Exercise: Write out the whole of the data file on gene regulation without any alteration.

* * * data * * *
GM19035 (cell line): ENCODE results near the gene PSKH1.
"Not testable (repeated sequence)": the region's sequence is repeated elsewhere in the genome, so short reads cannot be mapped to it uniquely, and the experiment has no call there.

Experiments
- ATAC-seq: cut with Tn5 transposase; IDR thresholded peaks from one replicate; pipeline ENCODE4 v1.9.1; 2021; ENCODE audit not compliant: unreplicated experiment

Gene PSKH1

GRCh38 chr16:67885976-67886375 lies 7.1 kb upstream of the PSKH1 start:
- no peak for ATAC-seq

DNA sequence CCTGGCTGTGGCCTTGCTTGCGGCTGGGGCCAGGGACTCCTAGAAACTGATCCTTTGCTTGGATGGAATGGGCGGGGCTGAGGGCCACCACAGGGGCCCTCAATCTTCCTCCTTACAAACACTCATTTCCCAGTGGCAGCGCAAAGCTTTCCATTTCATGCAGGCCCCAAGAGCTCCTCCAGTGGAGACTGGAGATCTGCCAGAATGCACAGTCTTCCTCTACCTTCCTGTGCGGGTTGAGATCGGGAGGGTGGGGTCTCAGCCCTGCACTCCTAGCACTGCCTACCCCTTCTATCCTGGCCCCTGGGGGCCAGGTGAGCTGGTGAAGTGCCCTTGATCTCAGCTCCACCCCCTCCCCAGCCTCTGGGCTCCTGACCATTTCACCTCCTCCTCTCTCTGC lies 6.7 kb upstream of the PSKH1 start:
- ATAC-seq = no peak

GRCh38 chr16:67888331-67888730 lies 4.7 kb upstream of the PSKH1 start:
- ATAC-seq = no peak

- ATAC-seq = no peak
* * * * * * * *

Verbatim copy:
GM19035 (cell line): ENCODE results near the gene PSKH1.
"Not testable (repeated sequence)": the region's sequence is repeated elsewhere in the genome, so short reads cannot be mapped to it uniquely, and the experiment has no call there.

Experiments
- ATAC-seq: cut with Tn5 transposase; IDR thresholded peaks from one replicate; pipeline ENCODE4 v1.9.1; 2021; ENCODE audit not compliant: unreplicated experiment

Gene PSKH1

GRCh38 chr16:67885976-67886375 lies 7.1 kb upstream of the PSKH1 start:
- no peak for ATAC-seq

DNA sequence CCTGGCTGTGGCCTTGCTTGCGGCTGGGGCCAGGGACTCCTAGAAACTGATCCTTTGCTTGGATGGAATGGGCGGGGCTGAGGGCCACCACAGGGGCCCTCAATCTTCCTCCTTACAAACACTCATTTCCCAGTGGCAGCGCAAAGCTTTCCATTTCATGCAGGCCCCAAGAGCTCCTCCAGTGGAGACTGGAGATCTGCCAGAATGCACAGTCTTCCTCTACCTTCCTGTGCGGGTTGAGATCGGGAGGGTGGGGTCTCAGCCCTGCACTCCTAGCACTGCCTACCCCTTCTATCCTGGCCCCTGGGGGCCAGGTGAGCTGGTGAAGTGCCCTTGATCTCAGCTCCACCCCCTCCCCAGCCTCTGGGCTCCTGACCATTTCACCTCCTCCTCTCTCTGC lies 6.7 kb upstream of the PSKH1 start:
- ATAC-seq = no peak

GRCh38 chr16:67888331-67888730 lies 4.7 kb upstream of the PSKH1 start:
- ATAC-seq = no peak

- ATAC-seq = no peak